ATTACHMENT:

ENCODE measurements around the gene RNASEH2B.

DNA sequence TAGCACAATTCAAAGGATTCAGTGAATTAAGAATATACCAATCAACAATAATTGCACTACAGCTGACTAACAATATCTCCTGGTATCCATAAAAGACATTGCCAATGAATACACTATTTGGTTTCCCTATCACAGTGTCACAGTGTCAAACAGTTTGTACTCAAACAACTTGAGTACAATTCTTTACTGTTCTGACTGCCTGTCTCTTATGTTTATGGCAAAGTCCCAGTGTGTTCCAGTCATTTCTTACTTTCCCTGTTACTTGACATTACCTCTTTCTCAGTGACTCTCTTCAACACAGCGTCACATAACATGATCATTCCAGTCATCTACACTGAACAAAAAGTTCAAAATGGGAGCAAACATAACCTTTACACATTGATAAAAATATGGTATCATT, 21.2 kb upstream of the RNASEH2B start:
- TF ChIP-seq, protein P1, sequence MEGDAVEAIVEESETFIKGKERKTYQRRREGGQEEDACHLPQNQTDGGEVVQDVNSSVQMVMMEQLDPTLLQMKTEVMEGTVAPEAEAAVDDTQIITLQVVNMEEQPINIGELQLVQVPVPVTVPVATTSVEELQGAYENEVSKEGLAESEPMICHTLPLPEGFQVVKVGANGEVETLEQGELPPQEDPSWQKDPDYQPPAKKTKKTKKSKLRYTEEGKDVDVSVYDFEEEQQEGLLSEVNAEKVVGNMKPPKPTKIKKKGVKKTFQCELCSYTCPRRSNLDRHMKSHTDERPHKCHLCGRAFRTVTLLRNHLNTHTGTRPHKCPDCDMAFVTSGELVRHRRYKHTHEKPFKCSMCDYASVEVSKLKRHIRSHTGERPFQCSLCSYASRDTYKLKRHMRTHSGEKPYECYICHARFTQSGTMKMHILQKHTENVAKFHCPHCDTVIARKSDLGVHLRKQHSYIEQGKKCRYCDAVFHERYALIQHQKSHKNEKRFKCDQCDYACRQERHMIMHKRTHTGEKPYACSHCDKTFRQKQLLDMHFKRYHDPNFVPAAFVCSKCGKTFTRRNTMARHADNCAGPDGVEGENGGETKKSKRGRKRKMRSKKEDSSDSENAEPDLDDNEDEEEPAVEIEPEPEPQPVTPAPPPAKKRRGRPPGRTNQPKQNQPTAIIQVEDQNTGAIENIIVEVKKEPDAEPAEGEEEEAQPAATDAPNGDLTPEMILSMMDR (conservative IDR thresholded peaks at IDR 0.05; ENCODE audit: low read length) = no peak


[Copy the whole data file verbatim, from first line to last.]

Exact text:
ENCODE measurements around the gene RNASEH2B.

DNA sequence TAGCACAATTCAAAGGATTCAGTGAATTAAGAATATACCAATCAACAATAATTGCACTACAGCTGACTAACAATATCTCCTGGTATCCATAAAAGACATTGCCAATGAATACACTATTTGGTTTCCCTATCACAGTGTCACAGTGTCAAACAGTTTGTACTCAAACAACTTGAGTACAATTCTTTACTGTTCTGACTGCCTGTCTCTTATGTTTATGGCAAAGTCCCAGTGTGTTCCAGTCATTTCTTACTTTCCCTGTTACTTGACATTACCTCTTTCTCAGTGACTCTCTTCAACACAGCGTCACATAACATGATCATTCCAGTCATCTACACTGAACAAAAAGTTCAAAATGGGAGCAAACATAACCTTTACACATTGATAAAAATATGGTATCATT, 21.2 kb upstream of the RNASEH2B start:
- TF ChIP-seq, protein P1, sequence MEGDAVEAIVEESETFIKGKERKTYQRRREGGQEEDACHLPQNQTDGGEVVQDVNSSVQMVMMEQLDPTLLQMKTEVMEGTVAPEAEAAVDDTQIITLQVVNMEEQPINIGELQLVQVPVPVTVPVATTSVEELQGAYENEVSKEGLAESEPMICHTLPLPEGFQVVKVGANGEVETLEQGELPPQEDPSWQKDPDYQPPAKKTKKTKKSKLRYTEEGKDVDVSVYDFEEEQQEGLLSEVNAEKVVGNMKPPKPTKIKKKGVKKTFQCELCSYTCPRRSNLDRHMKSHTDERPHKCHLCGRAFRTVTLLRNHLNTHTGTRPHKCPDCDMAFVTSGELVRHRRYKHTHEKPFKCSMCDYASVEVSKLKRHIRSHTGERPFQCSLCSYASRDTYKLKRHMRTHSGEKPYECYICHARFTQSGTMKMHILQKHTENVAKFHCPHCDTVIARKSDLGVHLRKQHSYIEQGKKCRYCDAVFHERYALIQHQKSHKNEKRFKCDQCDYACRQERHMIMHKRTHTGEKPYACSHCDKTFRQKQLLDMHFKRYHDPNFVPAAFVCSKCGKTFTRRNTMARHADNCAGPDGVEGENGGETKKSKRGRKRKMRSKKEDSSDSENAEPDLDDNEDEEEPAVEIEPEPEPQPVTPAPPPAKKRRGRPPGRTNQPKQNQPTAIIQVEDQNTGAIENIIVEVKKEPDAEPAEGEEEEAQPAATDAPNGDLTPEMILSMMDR (conservative IDR thresholded peaks at IDR 0.05; ENCODE audit: low read length) = no peak